Posts tagged ‘yardwork’

Yardwork Tips

When you buy a house, you become more than just a homeowner. You become, like it or not, in one way or another, painter, inspector, handyman, window washer, plumber, security guard, and groundskeeper.

I have been the groundskeeper at my little house for nearly 13 years. And, as I gaze out on the freshly mown lawn and the flower beds that line my driveway this summer, I thought it worth sharing a few tips hard won over the years.

  • If you have a really steep hill, you can use an S-hook to attach a bull rope to raise and lower the mower (until the S-hook slips and the mower rolls away).
  • If you have a really steep hill, you can go out and buy an easier to handle electric mower and cut sideways while rope-wrangling the cord.
  • If you have a really steep hill, you can hire someone to cut your grass.
  • Small pine trees that are dying when you move in can be revived with some careful attention and regular applications of Miracid. It really works and will greatly increase the challenge in about 13 years when you decide to cut down those big ugly pine trees.
  • Beware flowering plants at hardware stores. They often come with a lot of weeds and may not be that hardy. Find a small, local nursery with a kind and friendly owner who knows her stuff. Better plants and a more enjoyable shopping experience.
  • Many people get confused about this next one. The difference between perennial and annual is that all of the plants in a flat of annuals will last about one season. And perennials is spelled differently.
  • Deer eat the flowers off of tulips. Additionally, deer are careful planners who will travel miles, often by bus or rail, to arrive in your neighborhood on the same day your tulips bloom.
  • Miracle Gro really does work. Don’t believe me? Come sit in the shade of my dandelion trees.
  • Get a decent set of gardening tools. Cheap ones bend or break. Good ones will last a long time.
  • If you purchase 20 or 40 tulip bulbs, they grow better if you plant in the spring or fall—instead of leaving them in a bag in the garage until they rot. (But at least the deer don’t get them.)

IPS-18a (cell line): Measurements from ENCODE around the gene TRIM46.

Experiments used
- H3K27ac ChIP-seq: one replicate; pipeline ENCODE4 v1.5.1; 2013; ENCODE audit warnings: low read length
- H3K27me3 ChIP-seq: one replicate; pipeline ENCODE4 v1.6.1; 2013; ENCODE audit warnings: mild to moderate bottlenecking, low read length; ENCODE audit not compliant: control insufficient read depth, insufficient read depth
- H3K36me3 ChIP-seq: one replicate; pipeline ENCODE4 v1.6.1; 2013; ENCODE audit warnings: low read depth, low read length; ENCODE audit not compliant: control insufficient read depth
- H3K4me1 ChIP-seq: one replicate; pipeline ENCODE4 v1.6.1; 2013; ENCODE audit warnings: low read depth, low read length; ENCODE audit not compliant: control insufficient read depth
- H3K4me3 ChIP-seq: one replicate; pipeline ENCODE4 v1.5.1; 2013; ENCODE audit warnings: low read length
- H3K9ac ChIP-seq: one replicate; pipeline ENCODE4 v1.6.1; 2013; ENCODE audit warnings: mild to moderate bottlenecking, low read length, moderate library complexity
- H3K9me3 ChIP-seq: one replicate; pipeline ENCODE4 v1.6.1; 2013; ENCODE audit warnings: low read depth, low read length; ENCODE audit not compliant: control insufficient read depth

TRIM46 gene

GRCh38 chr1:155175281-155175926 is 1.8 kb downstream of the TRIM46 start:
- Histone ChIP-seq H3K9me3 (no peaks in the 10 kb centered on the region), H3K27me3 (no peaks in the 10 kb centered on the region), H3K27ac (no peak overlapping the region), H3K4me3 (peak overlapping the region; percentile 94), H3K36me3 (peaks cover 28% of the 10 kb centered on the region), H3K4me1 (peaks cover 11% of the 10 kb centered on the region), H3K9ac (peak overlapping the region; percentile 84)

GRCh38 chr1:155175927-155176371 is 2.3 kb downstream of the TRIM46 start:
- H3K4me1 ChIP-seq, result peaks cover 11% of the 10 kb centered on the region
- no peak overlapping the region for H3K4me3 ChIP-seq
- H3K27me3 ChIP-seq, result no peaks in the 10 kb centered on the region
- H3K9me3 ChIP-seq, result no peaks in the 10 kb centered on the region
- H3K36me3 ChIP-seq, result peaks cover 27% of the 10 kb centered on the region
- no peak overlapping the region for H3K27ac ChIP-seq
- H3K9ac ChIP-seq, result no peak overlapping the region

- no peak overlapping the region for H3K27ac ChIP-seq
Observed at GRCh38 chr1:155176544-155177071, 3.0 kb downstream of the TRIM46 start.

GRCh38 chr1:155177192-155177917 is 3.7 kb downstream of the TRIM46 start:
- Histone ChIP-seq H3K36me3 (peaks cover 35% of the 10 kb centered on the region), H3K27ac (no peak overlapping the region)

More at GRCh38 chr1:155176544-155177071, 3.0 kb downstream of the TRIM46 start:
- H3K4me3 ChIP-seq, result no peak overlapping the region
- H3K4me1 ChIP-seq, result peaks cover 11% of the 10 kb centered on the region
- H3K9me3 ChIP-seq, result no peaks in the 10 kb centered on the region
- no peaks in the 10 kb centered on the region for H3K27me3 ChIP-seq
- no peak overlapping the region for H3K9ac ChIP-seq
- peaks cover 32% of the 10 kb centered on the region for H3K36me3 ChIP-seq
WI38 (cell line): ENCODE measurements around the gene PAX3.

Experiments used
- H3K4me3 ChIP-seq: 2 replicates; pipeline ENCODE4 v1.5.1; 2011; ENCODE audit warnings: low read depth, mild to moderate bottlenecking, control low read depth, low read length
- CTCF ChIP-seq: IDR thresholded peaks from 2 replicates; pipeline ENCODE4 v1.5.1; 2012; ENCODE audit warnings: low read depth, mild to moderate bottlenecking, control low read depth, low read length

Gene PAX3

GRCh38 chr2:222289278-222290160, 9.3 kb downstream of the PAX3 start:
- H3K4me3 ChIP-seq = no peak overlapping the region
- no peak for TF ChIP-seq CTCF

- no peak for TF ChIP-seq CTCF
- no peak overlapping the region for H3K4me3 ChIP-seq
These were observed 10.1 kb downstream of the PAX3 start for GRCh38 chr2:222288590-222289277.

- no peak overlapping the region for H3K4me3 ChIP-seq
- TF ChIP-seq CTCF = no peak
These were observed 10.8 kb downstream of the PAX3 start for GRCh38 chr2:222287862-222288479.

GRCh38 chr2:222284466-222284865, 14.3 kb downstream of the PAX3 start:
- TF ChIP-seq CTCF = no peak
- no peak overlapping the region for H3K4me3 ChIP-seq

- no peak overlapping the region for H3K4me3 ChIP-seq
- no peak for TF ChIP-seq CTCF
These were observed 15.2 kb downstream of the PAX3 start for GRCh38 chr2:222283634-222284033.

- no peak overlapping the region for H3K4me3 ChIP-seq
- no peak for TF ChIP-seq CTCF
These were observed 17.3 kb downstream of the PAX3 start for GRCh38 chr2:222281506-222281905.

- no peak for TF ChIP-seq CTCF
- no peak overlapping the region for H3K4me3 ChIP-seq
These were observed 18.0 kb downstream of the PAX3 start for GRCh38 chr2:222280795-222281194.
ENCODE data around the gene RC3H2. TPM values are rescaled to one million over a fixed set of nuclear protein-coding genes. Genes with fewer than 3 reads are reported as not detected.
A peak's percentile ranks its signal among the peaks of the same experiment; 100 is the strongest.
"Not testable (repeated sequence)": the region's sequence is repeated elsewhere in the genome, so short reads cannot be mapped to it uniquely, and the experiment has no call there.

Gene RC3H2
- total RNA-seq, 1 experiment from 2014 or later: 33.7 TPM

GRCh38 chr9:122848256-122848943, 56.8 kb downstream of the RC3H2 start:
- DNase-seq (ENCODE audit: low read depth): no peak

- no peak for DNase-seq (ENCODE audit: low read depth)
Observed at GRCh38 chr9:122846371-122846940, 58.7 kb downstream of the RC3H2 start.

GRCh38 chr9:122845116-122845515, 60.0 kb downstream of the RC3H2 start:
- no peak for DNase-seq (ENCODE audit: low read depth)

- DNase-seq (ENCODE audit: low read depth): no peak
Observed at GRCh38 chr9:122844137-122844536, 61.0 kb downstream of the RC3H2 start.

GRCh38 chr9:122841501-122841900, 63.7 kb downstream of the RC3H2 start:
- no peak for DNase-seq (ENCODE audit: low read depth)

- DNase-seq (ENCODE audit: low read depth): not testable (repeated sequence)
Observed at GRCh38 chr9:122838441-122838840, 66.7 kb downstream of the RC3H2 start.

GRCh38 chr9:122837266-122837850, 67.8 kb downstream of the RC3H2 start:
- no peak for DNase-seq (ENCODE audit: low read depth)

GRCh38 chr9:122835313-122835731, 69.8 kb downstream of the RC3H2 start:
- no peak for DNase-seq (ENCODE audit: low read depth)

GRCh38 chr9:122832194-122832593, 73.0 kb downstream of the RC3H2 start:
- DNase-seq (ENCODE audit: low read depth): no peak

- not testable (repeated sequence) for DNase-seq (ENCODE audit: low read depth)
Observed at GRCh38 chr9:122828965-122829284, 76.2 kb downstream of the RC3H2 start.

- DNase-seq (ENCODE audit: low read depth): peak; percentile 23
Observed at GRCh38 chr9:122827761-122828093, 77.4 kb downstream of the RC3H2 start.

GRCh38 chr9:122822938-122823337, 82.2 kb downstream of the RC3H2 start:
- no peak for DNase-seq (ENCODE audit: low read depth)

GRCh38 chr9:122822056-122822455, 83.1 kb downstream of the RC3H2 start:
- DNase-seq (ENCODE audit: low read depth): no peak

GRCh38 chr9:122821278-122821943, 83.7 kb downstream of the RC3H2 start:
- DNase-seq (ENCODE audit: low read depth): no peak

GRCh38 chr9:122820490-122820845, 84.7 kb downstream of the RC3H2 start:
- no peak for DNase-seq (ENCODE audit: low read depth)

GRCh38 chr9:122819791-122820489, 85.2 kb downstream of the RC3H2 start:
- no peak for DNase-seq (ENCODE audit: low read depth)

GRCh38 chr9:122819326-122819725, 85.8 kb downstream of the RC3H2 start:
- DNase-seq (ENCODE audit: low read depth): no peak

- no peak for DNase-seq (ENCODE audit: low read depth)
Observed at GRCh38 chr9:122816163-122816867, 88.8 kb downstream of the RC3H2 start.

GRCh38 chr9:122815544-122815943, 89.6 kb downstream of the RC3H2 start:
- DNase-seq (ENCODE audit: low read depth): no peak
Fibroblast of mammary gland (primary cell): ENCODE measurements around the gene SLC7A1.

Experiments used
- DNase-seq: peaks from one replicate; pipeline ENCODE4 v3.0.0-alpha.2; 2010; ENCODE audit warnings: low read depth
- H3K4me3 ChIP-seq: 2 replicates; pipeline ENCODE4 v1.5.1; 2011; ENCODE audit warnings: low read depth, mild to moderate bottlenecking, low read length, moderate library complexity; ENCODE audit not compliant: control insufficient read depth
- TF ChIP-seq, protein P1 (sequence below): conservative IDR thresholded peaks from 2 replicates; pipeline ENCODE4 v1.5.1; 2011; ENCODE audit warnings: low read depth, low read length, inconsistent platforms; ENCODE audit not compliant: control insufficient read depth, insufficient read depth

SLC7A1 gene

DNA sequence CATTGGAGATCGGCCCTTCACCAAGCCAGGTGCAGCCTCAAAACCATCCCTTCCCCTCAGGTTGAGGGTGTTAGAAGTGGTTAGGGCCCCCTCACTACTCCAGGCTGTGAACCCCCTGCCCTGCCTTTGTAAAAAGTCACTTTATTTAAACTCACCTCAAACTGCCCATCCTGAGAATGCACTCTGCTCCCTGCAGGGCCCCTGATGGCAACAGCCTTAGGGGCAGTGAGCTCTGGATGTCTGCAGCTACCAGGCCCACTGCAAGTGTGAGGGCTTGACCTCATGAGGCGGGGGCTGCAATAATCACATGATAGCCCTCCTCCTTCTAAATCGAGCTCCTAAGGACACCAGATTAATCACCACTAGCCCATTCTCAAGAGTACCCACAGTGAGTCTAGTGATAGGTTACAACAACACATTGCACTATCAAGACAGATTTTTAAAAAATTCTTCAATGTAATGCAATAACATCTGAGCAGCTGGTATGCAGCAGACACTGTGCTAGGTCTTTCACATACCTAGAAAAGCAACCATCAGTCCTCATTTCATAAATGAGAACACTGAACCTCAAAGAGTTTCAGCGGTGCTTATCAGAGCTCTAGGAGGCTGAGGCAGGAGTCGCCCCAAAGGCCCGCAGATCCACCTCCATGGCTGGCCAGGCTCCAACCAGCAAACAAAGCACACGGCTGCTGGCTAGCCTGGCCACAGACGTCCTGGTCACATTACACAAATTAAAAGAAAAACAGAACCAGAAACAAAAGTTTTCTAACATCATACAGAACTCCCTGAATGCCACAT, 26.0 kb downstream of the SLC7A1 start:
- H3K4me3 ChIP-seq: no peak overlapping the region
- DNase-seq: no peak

• A beautiful garden and a beautiful manicure are mutually exclusive.
  • There is one flowering plant that grows well at my house. Sweet peas. Sound delightful. Grow little pinkish whitish flowers on delicate tendrils . . . tendrils which grow as if in a time-lapse video and choke out every other living thing in a 2-mile radius.
  • Each spring, set aside $100-200 for your garden. After the last frost, put that money in a shredder and spread it evenly among the bare, dead, brown plant beds.

When I was first house shopping, I thought about purchasing a row house in an area of town where property was cheap. (It has since become popular and kind of expensive.) I decided not to move to that area because . . . I wanted a yard.

Yeah, that’s funny.

If I had all of the money in the bank that I’ve spent on the dang yard over the years, I wouldn’t have to wait to renovate the basement. And I’d probably have enough left to get a stove with four working burners and an oven temperature control gauge that matches the oven temperature.

I have abdicated grass cutting. Part of a hedge is currently being held up by a bungee cord. The flowers are sparse this year. I do not have whatever talent or magic my grandmother had. And, there is certainly irony in me using these green-thumbless hands to type under the heading of Life Preservers.

But. Still. It is a good thing, to dig in the dirt.

What’s growing in your yard?

July 7, 2010 at 2:42 pm 7 comments

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